10 diet tricks to reduce your potassium
Potassium occurs in food mainly in its cells and is highly soluble in water. When cooking, the cells burst open and some of its potassium is directly released into the cooking water. In principle, you can reduce potassium in your diet in two ways: by optimizing your choice of foods and ingredients, as well as by preparing your food with the application of a few "dialysis tricks".
Here are Miku's 10 dietary tips to get a good handle on potassium in your everyday life:
1. Choose low potassium foods
Preferably choose foods with low potassium content. Since it's often unclear what foods contain how much potassium, the Miku app's search function helps you check foods and their potassium content.
2. Combine smartly
Combine high potassium foods with low potassium foods in your meals. Examples include white bread with cream cheese and tomato, or a chicken cutlet with rice and lettuce. The total amount of potassium in your serving is what counts.
3. Become a Pro of sauces and condiments
You can make delicious sauces with water and cream. You can also get into the habit of seasoning more with herbs, since you are often recommended to eat "less salt". Many cuisines prefer to cook with spices and only a little salt anyway.
4. Get to know fruits and vegetables better
Plant-based foods tend to contain more potassium. However, there are vegetables that are lower in potassium, such as iceberg lettuce, lamb's lettuce, cucumbers, green peppers, radishes or zucchini. The best way to learn which varieties are beneficial for you is to use the Miku app.
5. Avoid dietary salts
Avoid dietary salt and salt substitutes, and be cautious with "low sodium" prepackaged foods. These products are unfortunately very often created on a potassium basis and are therefore true potassium bombs.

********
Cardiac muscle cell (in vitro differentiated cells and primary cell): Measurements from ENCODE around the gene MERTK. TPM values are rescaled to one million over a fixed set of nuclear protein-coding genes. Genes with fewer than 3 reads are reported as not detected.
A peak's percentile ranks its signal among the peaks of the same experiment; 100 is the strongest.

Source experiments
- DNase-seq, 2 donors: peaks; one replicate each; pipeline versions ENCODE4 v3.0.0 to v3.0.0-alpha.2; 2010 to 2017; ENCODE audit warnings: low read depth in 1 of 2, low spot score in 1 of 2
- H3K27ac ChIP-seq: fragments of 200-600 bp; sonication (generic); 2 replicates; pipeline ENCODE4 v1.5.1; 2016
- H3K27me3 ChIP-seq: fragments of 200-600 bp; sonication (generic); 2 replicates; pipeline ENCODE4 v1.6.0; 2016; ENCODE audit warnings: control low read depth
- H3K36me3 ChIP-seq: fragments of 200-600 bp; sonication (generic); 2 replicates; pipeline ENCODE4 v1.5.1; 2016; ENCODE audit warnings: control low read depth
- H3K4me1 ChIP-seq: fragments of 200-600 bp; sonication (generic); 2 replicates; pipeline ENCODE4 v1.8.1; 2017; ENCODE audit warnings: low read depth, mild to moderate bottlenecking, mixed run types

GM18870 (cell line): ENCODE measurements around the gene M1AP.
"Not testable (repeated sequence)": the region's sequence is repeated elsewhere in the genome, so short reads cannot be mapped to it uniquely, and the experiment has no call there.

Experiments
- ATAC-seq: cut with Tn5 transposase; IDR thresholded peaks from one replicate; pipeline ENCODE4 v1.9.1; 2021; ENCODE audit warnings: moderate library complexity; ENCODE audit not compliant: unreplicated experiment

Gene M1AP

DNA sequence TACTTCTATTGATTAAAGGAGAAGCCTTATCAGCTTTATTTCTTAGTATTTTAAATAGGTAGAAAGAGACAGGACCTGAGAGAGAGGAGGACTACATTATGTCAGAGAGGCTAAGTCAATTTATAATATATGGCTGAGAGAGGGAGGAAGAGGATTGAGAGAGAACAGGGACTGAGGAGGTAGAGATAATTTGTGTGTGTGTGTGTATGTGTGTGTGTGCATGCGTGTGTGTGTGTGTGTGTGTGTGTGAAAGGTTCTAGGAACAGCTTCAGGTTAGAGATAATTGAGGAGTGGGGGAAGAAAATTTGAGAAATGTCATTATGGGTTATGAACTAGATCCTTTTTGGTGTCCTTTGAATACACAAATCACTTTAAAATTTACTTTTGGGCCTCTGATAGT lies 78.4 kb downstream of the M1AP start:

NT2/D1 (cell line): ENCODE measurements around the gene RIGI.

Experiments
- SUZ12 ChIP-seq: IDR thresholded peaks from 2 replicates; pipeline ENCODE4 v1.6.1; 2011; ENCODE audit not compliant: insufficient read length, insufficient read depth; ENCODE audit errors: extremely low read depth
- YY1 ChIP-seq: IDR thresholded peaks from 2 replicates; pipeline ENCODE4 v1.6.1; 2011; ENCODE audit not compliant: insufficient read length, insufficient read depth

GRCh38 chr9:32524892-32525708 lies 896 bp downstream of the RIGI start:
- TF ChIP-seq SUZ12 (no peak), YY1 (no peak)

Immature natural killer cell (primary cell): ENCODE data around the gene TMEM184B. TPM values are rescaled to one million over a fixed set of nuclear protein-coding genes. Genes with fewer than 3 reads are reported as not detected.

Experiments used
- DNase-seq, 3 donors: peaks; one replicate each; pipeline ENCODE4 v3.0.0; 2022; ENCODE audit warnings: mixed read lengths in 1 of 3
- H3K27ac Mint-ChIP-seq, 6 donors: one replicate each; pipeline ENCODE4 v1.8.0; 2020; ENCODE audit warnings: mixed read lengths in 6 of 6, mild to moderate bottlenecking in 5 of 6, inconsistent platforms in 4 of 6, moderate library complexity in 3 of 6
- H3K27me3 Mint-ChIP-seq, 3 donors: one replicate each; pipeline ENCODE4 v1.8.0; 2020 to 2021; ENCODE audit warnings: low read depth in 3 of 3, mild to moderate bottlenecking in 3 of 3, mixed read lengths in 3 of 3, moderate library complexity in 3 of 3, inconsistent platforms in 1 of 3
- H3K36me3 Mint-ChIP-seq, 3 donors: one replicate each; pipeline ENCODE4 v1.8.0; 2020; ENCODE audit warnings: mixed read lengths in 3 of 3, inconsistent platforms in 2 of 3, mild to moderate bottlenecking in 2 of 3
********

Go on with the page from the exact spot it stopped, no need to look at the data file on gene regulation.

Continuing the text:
6. Avoid and dilute fruit juices
Fruit juices and smoothies are unfortunately quite critical for dialysis patients. They contain a lot of fluid and potassium -- both of which you know are problematic in renal failure. So, it's best to avoid fruit juices. If you can't resist the temptation, drink fruit juices in a very diluted form. By the way, it is better for you to eat fruit as a compote.
7. Be careful with dried fruit, nuts and potatoes
Dried fruit often contains a concentrated dose of potassium, because no preparation has taken place in water. Thus, no minerals could be extracted. Therefore, you actually better leave it alone. Probably the best-known potassium bomb are potatoes. However, if you cook potatoes without salt, for a longer period of time and deliberately pour away the cooking water instead of reusing it, you can reduce some of the potassium in the process. Peeling potatoes and cutting them into smaller pieces before cooking should also help to remove potassium better during cooking.
8. Prefer frozen vegetables
In the frozen food industry, a relatively large amount of food is steam blanched, which means that it doesn't come into direct contact with water. As you might imagine, this process removes only relatively little potassium. However, during freezing, the cells burst open and some of the potassium then escapes with the juices during thawing. Always be sure to pour away the thawing liquid before you continue preparing the food the same way you would prepare fresh produce.
9. Choose canned fruits, vegetables and mushrooms
Canned fruits, vegetables and mushrooms contain less potassium because they lose some of their potassium during the canning process. Again, it is important that you pour away the canning liquid and eat only the compote, as much of the potassium has gone into the water.
10. Observe the right portion size
In principle, no food is forbidden. What's more important is that you dose the amounts appropriately. By cleverly adjusting portion sizes, you can actually continue to eat almost all foods, just some of them in moderation. Especially on weekends, when you have a longer dialysis interval, you should pay attention to a potassium-reduced diet.
Since potassium is water-soluble, you can often reduce its concentration in foods by cooking it for a longer period of time (always pour away the cooking water!)
A clever selection and combination of foods can reduce your daily potassium sufficiently, without you having to give up too much
As with everything in nutrition, appropriate portion sizes are the the most important thing for an ideally adapted, but still tasty diet, when you have too much potassium in your blood